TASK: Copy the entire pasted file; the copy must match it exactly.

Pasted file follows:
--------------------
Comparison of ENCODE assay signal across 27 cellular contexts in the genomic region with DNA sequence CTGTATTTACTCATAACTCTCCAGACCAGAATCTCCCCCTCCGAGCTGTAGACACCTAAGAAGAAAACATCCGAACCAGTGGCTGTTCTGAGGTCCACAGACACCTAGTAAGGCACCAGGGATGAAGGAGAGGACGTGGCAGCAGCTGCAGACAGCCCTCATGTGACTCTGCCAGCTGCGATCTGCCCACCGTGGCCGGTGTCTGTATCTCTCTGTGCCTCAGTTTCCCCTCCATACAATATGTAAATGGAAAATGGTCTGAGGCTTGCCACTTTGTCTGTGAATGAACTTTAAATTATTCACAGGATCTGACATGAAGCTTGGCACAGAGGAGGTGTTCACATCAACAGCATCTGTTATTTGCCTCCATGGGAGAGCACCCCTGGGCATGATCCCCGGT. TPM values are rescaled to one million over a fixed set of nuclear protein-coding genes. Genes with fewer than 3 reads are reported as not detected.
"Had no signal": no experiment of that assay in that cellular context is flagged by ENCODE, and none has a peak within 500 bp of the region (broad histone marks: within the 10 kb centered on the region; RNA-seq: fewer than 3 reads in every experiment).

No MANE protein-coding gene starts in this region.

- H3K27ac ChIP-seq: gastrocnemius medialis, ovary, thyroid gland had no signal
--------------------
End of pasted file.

Comparison of ENCODE assay signal across 27 cellular contexts in the genomic region with DNA sequence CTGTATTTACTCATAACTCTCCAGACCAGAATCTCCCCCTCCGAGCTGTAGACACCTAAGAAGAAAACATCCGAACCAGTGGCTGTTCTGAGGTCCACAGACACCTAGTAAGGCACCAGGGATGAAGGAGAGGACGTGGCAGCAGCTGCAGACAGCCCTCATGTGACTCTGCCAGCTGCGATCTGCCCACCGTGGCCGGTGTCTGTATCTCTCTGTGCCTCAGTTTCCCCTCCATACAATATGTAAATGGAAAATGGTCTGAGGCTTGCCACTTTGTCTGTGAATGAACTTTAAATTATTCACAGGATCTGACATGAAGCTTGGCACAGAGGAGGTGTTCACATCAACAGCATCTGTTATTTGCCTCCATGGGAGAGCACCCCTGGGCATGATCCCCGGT. TPM values are rescaled to one million over a fixed set of nuclear protein-coding genes. Genes with fewer than 3 reads are reported as not detected.
"Had no signal": no experiment of that assay in that cellular context is flagged by ENCODE, and none has a peak within 500 bp of the region (broad histone marks: within the 10 kb centered on the region; RNA-seq: fewer than 3 reads in every experiment).

No MANE protein-coding gene starts in this region.

- H3K27ac ChIP-seq: gastrocnemius medialis, ovary, thyroid gland had no signal